This is my first post here. I recently moved into a house with our first pool. I've been reading on chlorine alternatives. My motivation for this is very unusual. I have a dream of creating a completely self-sustaining home. One of the more difficult parts of such an endeavor would be rainwater storage, which would be mostly needed for growing food. I am investigating the feasibility of using a swimming pool as a rainwater storage tank. Hence, I do not necessarily require being able to swim in the pool, but just store water, and use it for growing food. There would be a second stage purification for indoor uses like drinking. Though being able to swim in the pool without chlorine, before dedicating it as rainwater storage, would be an added measure of confidence that the alternative disinfection is adequate.
I envision a pond liner covering the pool, then a removable wooden deck built over the lip of the pool, weighing down the pond liner. I think I have a rough design for such a deck that would cost like $1000 to $2000 to build. But perhaps I am naive. The pond liner and the deck would completely prevent debris, as well as make the pool into usable space. A hole can be punched in the center of the pond liner that allows rainwater to drain through the deck, and into the pool, through the hole. The gutters on the house would be rerouted to go through a sand filter or something, and then into the pool. The pool pump would be operated daily. The volume of water in the pool would vary, as water would be expended on agriculture, and we would depend on the annual rainfall to refill the pool. So the pump inlet would not be submerged all the time. So to pump the water, a hose would need to run from the pump inlet to the bottom of the deep end of the pool, and suck water from there.
I doubt plants would like being watered with chlorine, hence I ask about alternatives like copper sulfate (which would actually be good for plants in these amounts). The only downsides I have read about copper sulfate are potential staining of walls and hair. We have no blondes in the house and we swim minimally, and we would not swim at all if it were successfully converted to rainwater storage purposes. Also, I am not so concerned about purely cosmetic issues, especially since the pool walls are blue.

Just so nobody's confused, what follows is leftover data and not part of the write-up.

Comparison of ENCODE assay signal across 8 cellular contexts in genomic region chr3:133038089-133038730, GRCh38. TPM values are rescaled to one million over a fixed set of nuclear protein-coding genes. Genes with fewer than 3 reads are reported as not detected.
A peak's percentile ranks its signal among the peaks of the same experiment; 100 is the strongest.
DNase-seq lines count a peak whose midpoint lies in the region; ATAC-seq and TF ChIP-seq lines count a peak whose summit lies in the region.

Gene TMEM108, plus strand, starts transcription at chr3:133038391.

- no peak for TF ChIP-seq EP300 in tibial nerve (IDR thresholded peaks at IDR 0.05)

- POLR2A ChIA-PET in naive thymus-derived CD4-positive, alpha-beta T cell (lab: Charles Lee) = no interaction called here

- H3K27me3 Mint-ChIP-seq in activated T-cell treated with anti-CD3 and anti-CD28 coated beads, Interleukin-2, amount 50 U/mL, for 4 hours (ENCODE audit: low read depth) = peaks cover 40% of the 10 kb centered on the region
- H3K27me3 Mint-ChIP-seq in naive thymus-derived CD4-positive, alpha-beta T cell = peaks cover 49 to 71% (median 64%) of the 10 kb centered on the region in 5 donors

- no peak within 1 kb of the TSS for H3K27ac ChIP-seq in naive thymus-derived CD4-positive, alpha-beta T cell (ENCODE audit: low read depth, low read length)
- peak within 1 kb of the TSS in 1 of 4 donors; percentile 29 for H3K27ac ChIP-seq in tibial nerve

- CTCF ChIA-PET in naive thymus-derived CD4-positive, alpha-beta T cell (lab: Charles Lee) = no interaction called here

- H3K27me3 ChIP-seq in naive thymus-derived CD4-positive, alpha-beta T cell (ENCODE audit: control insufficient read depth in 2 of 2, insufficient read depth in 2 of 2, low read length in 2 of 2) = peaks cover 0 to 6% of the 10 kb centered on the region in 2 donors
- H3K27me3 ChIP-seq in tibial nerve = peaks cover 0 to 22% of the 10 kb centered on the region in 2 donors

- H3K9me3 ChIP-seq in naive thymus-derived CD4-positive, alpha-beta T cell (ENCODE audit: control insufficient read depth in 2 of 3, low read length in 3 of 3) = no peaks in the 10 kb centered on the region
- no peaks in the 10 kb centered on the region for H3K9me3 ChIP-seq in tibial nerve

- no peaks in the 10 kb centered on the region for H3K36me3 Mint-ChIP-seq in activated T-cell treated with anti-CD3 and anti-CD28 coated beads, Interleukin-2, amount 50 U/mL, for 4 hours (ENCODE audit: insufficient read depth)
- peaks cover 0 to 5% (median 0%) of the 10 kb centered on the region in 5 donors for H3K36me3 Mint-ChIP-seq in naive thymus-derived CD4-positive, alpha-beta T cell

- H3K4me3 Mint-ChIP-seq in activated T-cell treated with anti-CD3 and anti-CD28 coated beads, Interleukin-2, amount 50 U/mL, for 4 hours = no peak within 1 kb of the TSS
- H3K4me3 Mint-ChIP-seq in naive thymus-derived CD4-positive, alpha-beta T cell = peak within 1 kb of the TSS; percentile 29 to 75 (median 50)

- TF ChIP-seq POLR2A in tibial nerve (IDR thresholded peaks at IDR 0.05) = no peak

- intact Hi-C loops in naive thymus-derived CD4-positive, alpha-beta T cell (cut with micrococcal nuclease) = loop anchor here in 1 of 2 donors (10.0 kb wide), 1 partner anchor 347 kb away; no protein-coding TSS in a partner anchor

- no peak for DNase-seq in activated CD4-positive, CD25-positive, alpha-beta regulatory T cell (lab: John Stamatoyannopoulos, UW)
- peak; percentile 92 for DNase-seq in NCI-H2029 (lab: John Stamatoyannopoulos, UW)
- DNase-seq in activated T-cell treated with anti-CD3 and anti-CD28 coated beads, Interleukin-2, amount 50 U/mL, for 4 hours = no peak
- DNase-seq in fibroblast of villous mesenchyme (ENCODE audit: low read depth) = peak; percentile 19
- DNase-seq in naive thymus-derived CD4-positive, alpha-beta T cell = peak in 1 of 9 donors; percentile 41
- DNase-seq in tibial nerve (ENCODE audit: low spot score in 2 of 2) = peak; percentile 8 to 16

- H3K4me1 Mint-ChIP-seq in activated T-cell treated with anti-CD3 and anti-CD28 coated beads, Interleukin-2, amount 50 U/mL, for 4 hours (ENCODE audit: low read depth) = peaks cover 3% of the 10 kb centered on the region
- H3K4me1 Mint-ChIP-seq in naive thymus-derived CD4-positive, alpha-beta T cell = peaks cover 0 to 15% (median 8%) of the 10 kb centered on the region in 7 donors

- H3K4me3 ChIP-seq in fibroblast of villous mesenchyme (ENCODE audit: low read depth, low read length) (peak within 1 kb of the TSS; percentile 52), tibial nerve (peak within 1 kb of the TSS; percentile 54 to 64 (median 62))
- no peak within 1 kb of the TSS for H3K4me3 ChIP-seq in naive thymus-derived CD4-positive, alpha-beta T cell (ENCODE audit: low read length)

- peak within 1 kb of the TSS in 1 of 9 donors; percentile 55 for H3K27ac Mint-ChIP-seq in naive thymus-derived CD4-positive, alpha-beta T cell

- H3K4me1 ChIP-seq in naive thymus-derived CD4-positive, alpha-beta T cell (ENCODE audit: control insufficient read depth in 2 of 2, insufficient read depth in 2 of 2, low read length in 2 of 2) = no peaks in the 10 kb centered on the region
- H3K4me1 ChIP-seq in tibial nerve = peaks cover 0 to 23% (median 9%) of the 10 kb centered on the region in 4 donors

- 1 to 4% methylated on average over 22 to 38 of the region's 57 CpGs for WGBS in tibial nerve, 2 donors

I have been messing around with some experiments of tap water in 4 gallon buckets in my back yard. I've tried a number of things, and here is what I have gleamed:
- Copper sulfate 500ppb has kept a bucket clear for 3 weeks. The buckets are in the shade 24/7. Still early in this experiment.
- Tap water control bucket is just starting to show the slightest signs of cloudiness after the same 3 weeks.
- Copper test strips measured about 500ppb copper at the start, then 1.5 weeks later it was down to about 200ppb, then today (3 weeks in) it measures about 400ppb. Strange that the copper decreased then increased. I tested multiple times on each occasion. Perhaps microorganisms are taking up the copper, and then liberating the copper at a later date?
- silver (1000ppb from silver citrate) by itself, and in combination with 500ppb copper, both did worse than the tap water control bucket, and got way cloudy.
- the triple combo of silver 1000ppb, copper 500ppb, and peroxide 30ppm, within a day, caused red tinted water, which I assumed was from peroxide having some reaction with the copper. And this bucket was the first to go cloudy of anything.
- previous experiments with silver citrate in concentrations as low as 10ppb, where the buckets were set in the sun, showed obviously longer time to develop algae than tap water control bucket. And none of them developed cloudiness like they did in the shade. (Evaporation in buckets that are in the sun is fast. So as you top them, you are increasing calcium and whatever else quite rapidly. That's why I thought it was better to test copper in the shade.)
So my overall question is: Is it feasible that a pool /rainwater tank can be maintained with only copper sulfate as the disinfectant? Are cosmetic reasons the only reason people don't seem to try this? I have read that copper works best if pH and calcium are kept low enough. Both of these are doable, and rainwater naturally has low ph and low calcium. In fact, I think much higher concentrations than 500ppb of copper can be soluble if pH is kept low enough.
I saw a youtube video where a guy managed his pool with copper sulfate and chlorine that was low enough to read 0. Though he did not say how sensitive his measurements were.
Okay, so here is where people smarter than I point out the flaws in my plan that are too many to number! I welcome them, and know I have a lot to learn.